top of page
thumbnail_1 ts baner, future in your hands.png


Wind, rain, and a wide range of temperature extremes sums up the weather around the Midwest the past couple of days. The most obvious change for many Friday was the return of much colder air. Look at these highs Thursday, a range of nearly 40 degrees. It was even more extreme for the state as a whole. The range from NW Iowa to SE Iowa was 35 to 81 (46 degrees!)

Friday that warm party in SE Iowa was over with hangovers for everyone. Check out the 24 hour change. Most places in SE Iowa near and south of I-80 were 30-35 degrees cooler by nightfall.

At least the rain ended with the arrival of the cold air. It was a wet system though with 2 day rainfall totals of 1-3" common. A few places came in over 5" in NE Iowa. The heaviest over the last 24 hours ending Friday was in the NW half of my area where the numbers looked like this.

Another larger perspective.

Both Saturday and Sunday look to be chilly days with considerable cloudiness. Highs both days should end up close to 40 which is a long way from normal.

The real challenge in this forecast cycle will be precipitation late Sunday into early Monday morning. Recent trends are for colder and drier air and that does two things. One, the dry easterly winds will make it tougher to saturate the atmosphere and get precipitation to the ground. Amounts have gone down, especially on the GFS. The other issue is that with colder profiles the chances are what precipitation does fall in my area will be largely be snow. Here's what the models show for totals. I will comment below.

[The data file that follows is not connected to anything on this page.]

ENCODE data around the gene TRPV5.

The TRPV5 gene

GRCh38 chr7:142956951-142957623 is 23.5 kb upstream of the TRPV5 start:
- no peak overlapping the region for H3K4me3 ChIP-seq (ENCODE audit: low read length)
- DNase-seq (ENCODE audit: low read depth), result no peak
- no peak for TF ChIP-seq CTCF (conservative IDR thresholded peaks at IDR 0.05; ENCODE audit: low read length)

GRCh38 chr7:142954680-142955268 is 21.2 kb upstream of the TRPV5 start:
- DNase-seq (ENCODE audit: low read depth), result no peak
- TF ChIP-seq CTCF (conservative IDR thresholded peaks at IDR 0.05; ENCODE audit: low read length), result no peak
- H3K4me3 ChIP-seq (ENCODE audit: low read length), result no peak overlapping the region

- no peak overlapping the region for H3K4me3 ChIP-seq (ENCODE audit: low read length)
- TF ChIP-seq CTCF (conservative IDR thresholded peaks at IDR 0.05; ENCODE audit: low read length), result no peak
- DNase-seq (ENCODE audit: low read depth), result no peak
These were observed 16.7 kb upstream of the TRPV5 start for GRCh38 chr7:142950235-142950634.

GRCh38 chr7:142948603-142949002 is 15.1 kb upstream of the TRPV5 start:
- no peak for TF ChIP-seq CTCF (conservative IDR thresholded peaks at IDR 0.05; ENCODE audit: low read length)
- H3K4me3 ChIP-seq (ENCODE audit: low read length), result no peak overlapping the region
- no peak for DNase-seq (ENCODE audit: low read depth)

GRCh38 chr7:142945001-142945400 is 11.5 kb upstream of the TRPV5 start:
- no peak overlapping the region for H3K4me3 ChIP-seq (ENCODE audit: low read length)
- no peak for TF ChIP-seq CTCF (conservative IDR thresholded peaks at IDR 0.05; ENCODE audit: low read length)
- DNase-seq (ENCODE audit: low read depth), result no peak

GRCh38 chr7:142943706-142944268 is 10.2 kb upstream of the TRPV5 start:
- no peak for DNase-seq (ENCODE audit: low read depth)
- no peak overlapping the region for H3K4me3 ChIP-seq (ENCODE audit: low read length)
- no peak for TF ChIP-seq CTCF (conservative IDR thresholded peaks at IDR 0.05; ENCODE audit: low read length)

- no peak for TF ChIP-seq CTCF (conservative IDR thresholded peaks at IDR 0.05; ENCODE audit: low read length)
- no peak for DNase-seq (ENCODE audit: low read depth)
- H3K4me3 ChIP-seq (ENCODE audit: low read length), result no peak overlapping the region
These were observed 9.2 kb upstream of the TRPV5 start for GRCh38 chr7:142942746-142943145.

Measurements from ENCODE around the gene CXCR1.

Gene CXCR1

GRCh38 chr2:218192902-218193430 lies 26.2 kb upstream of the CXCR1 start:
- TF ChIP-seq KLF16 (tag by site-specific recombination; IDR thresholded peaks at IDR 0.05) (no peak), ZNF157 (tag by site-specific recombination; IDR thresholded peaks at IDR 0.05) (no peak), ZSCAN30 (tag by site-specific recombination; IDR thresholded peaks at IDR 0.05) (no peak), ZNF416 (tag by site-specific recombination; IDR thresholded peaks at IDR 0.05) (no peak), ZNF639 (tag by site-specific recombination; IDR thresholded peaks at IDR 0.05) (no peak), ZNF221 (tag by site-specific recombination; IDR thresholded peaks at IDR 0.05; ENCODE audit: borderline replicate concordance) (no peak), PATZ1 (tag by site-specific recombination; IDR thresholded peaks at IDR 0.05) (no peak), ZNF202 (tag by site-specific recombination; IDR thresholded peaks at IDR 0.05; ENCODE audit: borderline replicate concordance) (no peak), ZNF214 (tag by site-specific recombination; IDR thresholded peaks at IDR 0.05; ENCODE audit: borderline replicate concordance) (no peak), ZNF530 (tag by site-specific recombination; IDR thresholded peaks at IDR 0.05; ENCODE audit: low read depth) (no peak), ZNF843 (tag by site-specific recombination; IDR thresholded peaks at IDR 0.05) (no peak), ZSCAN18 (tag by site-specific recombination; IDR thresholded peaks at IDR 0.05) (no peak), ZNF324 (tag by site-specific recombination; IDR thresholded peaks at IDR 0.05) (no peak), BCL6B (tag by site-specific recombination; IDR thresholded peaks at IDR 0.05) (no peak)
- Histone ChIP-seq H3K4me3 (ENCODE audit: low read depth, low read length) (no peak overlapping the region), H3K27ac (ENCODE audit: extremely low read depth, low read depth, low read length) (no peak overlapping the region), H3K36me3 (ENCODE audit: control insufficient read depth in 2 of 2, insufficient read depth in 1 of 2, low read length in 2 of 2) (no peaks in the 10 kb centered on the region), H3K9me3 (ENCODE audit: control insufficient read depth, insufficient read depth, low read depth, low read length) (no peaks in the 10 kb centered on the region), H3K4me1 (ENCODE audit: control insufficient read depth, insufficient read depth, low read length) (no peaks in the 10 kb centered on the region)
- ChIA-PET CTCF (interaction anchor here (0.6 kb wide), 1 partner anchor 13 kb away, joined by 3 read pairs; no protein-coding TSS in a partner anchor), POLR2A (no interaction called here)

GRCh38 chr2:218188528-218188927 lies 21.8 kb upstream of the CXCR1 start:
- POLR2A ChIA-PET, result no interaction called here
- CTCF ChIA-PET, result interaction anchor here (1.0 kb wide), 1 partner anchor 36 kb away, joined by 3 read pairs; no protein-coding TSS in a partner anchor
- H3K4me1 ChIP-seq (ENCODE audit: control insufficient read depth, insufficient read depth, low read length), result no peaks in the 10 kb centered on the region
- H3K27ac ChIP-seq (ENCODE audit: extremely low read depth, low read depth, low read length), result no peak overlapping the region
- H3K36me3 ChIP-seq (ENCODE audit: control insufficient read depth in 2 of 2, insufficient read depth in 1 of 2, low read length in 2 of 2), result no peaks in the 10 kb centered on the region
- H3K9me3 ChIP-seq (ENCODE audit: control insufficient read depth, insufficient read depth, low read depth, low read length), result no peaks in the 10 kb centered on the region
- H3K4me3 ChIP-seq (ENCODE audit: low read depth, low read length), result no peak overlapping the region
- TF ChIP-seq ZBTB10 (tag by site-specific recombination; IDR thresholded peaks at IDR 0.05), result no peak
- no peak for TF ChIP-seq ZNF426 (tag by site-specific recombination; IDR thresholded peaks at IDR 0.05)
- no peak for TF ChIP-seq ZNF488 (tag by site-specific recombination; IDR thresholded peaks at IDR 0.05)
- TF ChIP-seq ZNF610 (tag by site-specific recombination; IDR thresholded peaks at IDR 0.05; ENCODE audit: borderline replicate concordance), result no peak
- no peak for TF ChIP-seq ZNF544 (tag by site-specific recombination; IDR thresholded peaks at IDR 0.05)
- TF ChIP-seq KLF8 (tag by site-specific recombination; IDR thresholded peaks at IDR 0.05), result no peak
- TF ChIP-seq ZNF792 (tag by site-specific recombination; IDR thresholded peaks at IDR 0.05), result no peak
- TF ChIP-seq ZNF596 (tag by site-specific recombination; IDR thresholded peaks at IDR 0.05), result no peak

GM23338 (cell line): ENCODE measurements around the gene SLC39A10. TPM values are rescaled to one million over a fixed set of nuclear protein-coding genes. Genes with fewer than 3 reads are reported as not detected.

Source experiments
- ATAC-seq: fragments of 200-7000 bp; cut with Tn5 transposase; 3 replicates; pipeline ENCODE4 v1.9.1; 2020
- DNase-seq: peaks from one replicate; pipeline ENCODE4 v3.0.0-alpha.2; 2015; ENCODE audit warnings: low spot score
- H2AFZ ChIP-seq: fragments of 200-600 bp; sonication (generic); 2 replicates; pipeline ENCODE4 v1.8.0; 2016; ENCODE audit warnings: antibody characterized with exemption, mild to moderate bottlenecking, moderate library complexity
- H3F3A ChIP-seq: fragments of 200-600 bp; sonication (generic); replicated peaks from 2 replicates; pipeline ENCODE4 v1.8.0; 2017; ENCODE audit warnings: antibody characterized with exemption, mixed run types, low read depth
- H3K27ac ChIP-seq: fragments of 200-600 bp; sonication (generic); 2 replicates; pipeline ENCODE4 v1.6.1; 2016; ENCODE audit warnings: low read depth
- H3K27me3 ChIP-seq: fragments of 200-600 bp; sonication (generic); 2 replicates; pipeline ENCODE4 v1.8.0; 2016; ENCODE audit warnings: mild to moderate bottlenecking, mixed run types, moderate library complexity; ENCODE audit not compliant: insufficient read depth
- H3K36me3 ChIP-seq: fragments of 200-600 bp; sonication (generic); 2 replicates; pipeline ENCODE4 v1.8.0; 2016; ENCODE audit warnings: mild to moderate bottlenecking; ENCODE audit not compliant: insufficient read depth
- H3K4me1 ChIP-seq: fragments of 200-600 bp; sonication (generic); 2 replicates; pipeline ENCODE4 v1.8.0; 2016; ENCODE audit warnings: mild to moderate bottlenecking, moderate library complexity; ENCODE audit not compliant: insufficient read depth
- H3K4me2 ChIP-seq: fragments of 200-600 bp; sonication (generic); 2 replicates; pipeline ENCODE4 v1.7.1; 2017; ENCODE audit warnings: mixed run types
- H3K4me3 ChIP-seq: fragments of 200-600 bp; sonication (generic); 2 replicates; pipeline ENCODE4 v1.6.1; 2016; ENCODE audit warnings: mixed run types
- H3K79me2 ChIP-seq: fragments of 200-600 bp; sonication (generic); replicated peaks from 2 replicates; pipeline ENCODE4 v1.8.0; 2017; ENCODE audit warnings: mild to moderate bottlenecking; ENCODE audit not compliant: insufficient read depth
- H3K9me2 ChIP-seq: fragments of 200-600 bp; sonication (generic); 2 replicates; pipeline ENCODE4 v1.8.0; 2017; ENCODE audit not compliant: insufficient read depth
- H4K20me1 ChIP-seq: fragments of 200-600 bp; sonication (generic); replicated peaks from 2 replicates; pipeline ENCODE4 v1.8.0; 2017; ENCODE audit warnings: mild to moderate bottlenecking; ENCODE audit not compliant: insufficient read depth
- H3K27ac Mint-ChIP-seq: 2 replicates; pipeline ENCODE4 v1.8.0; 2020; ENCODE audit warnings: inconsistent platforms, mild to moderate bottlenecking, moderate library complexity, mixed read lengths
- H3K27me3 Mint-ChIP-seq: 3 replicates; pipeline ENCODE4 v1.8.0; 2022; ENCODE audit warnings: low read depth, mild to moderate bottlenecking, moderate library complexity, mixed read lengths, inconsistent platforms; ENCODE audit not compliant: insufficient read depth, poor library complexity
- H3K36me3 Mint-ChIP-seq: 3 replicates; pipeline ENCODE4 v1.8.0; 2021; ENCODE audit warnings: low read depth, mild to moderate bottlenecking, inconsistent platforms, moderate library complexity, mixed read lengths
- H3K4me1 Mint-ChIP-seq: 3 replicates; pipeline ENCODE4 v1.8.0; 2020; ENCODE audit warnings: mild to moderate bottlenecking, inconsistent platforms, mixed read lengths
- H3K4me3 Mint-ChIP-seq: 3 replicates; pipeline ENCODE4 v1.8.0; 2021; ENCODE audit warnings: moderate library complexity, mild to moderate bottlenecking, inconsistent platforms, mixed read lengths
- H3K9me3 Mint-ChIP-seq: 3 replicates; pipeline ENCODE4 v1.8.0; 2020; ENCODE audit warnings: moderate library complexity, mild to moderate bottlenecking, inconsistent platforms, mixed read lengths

The 3k NAM

The 12k NAM

Overall, there is good consensus that any accumulating snow it most likely to be found in Iowa as opposed to Illinois where the dry air is a real problem. As you progress west away from the Mississippi amounts slowly increase as do the odds of any accumulations. The GFS which has done a fine job the past week handling the depth of the cold air and its consistent trend for less and less snow in my area is concerning. If it's on the right track, and I'm leaning that way, little if any snow could very well be the end game. As much as I respect the EURO it's snowier solution in eastern Iowa is a bit suspect to me at this time. I would not be surprised to see amounts come down on that model later Saturday.

The bottom line is there is no way of knowing which solution is correct and with the luxury of another day before any flakes would fly it is prudent to wait another day to see if we can get better model consensus. At this moment I am leaning more toward what the GFS which is showing less in the way of snow with any minor accumulations in the NW third to 1/2 of my area (especially in Iowa). See the GFS above. Stay tuned as they say and Roll weather...TS


After 10 weeks of work my new book Derecho 911 is nearing completion. The manuscript is finalized and the layout nearly finished. When that's done it's off to the publisher. I'm told from the printer to you it will be 4-6 weeks before it arrives in your mail box. In advance of its arrival I am beginning pre-sales exclusively on For those who purchase early you can save $2 dollars off the regular price